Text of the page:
Autism Doctors (Doctors who deal with autism and autism diagnosis)

Autism and doctors who deal with autism

Autism or autism spectrum disorder (ASD) is characterized by deficits in social communication and social interaction as well as restricted repetitive patterns of behavior, interests or activities. Autism Doctors could be described as Doctors who deal with autism and autism diagnosis. Below is the diagnostic criteria from the American Psychiatric Association’s fifth edition of the Diagnostic and Statistic Manual of Mental Disorders (DSM-5):

Persistent deficits in social communication and social interaction across multiple contexts, as manifested by the following, currently or by history (examples are illustrative, not exhaustive, see text):

  1.      Deficits in social-emotional reciprocity, ranging, for example, from abnormal social approach and failure of normal back-and-forth conversation; to reduced sharing of interests, emotions, or affect; to failure to initiate or respond to social interactions.
  2.      Deficits in nonverbal communicative behaviors used for social interaction, ranging, for example, from poorly integrated verbal and nonverbal communication; to abnormalities in eye contact and body language or deficits in understanding and use of gestures; to a total lack of facial expressions and nonverbal communication.
  3.      Deficits in developing, maintaining, and understanding relationships, ranging, for example, from difficulties adjusting behavior to suit various social contexts; to difficulties in sharing imaginative play or in making friends; to absence of interest in peers.

Specify current severity: Severity is based on social communication impairments and restricted repetitive patterns of behavior.

Restricted, repetitive patterns of behavior, interests, or activities, as manifested by at least two of the following, currently or by history (examples are illustrative, not exhaustive; see text):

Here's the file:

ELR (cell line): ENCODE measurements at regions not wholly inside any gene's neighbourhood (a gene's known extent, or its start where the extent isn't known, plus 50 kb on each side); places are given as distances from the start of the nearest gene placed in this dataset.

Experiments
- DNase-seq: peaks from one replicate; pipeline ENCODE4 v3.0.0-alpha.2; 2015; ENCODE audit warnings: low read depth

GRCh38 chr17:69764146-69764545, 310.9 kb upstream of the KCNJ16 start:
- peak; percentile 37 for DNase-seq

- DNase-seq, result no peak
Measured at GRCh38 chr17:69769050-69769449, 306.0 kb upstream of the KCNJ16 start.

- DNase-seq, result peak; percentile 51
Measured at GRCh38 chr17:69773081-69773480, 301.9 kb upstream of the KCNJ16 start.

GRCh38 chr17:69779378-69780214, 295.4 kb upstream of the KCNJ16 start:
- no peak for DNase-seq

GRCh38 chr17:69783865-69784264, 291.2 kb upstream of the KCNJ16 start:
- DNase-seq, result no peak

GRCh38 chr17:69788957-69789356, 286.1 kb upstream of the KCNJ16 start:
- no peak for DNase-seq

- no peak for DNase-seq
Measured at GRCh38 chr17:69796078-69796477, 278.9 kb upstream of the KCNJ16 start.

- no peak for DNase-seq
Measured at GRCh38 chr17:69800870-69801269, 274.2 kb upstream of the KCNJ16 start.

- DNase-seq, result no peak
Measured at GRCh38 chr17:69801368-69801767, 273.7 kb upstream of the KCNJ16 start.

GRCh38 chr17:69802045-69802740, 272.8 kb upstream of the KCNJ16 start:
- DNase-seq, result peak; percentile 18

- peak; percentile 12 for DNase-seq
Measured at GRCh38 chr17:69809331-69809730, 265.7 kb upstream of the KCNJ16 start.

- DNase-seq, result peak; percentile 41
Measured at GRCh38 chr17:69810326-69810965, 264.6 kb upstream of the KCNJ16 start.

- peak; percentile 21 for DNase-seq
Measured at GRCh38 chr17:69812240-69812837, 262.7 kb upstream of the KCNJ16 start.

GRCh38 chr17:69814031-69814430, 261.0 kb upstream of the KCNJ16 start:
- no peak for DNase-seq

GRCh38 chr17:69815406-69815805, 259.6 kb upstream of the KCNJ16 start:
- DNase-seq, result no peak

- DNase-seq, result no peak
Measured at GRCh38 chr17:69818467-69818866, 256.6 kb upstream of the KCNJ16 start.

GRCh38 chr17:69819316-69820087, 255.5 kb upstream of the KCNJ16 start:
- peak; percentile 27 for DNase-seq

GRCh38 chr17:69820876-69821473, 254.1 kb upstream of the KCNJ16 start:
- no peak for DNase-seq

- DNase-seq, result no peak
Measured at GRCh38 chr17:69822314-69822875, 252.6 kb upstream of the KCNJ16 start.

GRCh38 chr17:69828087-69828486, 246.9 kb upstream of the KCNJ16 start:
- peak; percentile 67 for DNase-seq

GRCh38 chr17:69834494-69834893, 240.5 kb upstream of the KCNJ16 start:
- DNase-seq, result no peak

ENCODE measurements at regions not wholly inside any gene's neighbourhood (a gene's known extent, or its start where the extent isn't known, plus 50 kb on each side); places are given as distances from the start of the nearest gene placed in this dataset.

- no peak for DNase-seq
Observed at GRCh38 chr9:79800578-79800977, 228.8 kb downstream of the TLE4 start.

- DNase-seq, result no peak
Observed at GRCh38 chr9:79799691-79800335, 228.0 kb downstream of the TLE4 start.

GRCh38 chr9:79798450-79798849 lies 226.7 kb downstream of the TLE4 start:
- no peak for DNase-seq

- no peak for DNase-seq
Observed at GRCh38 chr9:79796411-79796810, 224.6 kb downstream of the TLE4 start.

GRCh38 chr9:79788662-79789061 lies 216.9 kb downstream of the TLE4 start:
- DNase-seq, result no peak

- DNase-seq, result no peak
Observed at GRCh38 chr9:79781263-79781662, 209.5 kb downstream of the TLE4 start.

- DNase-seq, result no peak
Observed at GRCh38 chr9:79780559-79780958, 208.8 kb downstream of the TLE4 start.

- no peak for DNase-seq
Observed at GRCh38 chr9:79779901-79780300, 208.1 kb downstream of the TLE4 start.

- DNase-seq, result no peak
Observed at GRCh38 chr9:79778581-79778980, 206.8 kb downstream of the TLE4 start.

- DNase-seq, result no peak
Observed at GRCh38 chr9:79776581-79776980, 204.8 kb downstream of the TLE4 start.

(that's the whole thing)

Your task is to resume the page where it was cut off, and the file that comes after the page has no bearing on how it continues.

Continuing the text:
1.      Stereotyped or repetitive motor movements, use of objects, or speech (e.g., simple motor stereotypies, lining up toys or flipping objects, echolalia, idiosyncratic phrases).
  2.      Insistence on sameness, inflexible adherence to routines, or ritualized patterns or verbal nonverbal behavior (e.g., extreme distress at small changes, difficulties with transitions, rigid thinking patterns, greeting rituals, need to take same route or eat food every day).
  3.      Highly restricted, fixated interests that are abnormal in intensity or focus (e.g, strong attachment to or preoccupation with unusual objects, excessively circumscribed or perseverative interest).
  4.      Hyper- or hyporeactivity to sensory input or unusual interests in sensory aspects of the environment (e.g., apparent indifference to pain/temperature, adverse response to specific sounds or textures, excessive smelling or touching of objects, visual fascination with lights or movement).

Specify current severity: Severity is based on social communication impairments and restricted, repetitive patterns of behavior.

  1. Symptoms must be present in the early developmental period (but may not become fully manifest until social demands exceed limited capacities or may be masked by learned strategies in later life).
  2. Symptoms cause clinically significant impairment in social, occupational, or other important areas of current functioning.